Then it was off to visit friends and Rufus.We spent a fun hour at the Lliw Valley reservoir where many snowballs were thrown and we built a snowman. Rufus chased snowballs and even managed to catch a few by leaping athletically into the air. But all that running around in deep snow meant that very quickly, he accumulated a load of snow around his paws until he looked like he was wearing snow boots. It didn’t stop him from charging across the dam and peeing on a very large snowman!

On the way home, I decded to detour to Cefn Bryn. It’s a heck of a detour but I wanted to get some photos of Broadpool and of Athur’s Stone. It’s great being able to nip off road to park without worrying about getting stuck. I popped over to the pool and took some photos. Cefn Bryn was looking wild and windswept and on the ridge I could see people sledging down the slopes.

On top of the ridge the car park was full and once again, I pulled up off road. I walked out to the stone and past wild horses that are often to be seen there. The landscape remined me a lot of Iceland. The snow was crunchy underneath and I didn’t stay long as the temperature was dropping.

Now where is that hot water bottle…

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Slip sliding awaaaay!

Out with Rufus this evening. Off to the river we went to catch the last rays of sunlight. I was looking for a place to cross so I could climb up to the stone circle. The river was quite full, as you would expect after a few days of rain. It takes a while to drain from the surrounding hills and mountains and the high water can be a few days after the actual rain has stopped.

So I was being extra careful in picking a place to cross. I had my wellies on so I could wade but even then, with some of the submerged stones slippery with slime, I had to be sure that my footing would be secure. All the while Rufus was crossing back and forth with four paw drive and the knowledge that I would dry him off later. Then I spotted it – a great big slab of rock, free from running water and extending almost two thirds the way across the river. I could cross on that, wade or jump the other bit and all would be well.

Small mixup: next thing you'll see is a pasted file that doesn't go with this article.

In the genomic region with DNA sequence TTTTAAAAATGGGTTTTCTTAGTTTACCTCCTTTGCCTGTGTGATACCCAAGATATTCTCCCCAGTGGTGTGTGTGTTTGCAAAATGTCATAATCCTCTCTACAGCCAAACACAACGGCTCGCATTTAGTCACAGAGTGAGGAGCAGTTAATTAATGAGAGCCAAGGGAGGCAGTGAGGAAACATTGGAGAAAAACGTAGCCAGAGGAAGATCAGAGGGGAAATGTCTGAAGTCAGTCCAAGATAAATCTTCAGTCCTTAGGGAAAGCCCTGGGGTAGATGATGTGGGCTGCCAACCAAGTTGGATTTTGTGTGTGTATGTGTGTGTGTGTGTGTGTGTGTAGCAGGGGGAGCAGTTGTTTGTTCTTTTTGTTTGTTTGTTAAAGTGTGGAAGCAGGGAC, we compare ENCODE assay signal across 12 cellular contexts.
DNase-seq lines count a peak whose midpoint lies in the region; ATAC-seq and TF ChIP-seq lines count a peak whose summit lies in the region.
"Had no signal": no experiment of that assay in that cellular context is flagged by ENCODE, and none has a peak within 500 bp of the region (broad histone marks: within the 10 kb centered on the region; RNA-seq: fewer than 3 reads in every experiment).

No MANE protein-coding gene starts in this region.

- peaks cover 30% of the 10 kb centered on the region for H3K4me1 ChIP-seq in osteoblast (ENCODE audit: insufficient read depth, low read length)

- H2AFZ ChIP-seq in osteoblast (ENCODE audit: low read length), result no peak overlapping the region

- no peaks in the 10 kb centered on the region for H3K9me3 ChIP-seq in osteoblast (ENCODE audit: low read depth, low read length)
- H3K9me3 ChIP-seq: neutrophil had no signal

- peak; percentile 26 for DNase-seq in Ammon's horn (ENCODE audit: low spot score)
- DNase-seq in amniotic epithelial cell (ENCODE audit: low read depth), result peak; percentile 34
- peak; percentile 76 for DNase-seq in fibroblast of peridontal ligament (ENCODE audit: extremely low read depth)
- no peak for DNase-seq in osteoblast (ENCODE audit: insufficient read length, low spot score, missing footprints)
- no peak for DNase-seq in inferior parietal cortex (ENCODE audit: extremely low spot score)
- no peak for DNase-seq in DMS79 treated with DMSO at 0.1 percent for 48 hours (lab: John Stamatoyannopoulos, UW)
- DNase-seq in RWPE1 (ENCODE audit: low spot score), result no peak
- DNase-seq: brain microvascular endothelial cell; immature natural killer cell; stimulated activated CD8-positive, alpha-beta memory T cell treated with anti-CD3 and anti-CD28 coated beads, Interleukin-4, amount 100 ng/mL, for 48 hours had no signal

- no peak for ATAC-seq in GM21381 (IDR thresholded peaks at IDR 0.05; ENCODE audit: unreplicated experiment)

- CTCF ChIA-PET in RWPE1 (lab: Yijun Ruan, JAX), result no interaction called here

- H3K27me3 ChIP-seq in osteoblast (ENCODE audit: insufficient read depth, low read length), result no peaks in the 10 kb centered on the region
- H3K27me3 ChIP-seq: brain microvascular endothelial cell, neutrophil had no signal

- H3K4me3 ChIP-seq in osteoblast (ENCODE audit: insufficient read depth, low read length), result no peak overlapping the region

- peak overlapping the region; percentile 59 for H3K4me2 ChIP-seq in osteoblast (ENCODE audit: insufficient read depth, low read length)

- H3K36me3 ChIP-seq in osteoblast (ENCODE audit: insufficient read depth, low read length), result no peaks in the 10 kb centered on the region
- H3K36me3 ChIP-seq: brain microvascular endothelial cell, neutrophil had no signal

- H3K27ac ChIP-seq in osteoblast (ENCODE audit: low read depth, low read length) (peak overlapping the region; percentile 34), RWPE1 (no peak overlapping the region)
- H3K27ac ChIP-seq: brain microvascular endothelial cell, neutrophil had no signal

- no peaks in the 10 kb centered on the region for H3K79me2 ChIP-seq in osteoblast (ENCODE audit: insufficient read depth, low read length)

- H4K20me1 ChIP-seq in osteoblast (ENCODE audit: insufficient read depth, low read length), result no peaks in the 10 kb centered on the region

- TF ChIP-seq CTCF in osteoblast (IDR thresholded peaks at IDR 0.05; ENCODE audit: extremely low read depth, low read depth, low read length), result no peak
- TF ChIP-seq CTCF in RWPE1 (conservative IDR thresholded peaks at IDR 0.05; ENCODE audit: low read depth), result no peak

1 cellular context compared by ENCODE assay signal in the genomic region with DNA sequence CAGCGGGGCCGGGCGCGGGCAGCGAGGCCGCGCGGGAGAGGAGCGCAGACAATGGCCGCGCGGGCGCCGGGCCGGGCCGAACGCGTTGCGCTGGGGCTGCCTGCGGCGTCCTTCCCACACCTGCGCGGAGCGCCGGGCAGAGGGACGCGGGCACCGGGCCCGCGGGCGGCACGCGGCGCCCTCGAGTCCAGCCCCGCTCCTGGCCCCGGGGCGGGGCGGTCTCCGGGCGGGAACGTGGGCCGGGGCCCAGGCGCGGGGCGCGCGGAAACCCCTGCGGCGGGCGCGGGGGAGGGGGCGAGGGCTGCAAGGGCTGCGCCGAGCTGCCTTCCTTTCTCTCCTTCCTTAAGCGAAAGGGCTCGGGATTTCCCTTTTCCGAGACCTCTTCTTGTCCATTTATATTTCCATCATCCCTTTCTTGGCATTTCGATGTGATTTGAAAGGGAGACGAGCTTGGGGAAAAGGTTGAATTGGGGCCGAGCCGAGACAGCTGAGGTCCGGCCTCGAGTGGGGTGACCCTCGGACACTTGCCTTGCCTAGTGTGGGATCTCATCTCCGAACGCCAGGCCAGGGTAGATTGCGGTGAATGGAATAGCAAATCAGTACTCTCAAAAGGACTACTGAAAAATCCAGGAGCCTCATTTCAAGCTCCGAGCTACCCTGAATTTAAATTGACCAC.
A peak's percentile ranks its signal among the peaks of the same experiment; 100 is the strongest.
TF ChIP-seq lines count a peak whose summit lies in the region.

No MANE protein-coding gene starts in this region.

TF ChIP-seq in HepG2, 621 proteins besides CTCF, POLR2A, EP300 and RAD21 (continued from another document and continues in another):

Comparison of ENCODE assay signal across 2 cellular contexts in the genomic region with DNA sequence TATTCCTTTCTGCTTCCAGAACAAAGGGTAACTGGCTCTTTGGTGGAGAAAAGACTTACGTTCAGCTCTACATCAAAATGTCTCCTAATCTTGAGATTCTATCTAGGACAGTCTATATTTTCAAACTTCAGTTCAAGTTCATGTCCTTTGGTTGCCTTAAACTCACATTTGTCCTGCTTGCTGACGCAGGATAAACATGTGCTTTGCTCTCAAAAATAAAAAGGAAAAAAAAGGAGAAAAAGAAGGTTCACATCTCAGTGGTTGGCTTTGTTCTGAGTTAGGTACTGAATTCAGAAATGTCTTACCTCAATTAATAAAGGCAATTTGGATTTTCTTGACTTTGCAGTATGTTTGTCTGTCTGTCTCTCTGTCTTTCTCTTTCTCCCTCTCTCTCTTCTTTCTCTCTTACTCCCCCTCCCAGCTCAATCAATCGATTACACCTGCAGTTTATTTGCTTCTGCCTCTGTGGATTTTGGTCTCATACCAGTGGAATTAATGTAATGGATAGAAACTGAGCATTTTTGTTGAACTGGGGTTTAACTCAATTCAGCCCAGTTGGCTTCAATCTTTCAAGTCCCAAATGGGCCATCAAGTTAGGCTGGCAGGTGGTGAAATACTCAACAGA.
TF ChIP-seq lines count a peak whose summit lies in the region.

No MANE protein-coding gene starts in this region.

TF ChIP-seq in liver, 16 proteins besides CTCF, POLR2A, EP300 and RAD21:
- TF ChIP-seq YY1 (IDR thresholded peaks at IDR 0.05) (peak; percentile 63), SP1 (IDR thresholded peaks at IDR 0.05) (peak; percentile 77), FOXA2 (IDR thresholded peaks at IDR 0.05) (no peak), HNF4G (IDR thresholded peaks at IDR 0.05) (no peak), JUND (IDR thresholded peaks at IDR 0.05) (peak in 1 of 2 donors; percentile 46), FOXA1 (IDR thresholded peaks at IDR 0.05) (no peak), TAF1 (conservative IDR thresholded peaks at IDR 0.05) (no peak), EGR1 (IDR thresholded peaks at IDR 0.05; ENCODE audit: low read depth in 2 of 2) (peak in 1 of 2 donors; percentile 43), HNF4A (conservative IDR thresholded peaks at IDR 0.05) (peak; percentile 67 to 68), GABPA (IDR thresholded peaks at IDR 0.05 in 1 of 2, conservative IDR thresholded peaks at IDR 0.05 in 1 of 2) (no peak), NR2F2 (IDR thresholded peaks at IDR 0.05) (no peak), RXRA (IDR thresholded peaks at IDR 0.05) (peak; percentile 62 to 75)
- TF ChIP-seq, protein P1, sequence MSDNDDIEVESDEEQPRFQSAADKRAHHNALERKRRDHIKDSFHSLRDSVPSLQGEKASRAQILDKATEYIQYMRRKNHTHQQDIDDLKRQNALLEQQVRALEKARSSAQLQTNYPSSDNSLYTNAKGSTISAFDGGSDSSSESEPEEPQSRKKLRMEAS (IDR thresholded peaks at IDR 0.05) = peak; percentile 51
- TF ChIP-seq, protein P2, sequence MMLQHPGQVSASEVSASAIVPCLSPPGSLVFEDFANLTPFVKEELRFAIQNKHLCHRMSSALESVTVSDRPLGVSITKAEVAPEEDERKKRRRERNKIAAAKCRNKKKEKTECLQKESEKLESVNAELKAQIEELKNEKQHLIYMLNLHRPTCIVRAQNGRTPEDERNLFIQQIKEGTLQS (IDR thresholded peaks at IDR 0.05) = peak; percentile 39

I got to the middle of the slab and suddenly I was falling. My foot had hit a damp patch that was like ice and my feet had gone from under me. You know when you fall and you feel it’s all going in slow motion., Well, that was me. I remember knowing I was going to be okay because the slap was bigger than me, and I remember thinking hitting the stone would hurt.

I landed on my hands and it did hurt. Then, a few milliseconds later, I started sliding down the slab towards the water. It was a pure cartoon moment. If I slipped off the slab, I would fall a foot or so into a pool of water that was probably deep enough for me to disappear under. I scrabbled and scraped and my fingers finally found the edge of the slab above my head and I managed to stop.

I may have sworn. If I did, it was probably only a mild expletive. Honest. I managed to stand up and found a crack in the rock to wedge my foot in. Then, pretending nothing had happened in case anyone was watching, I got back to the bank and started looking for another, safer, crossing point. The fingers of both hands had gone numb but I was okay.

I did manage to cross and I got to the stone circle. And I got back across safely again.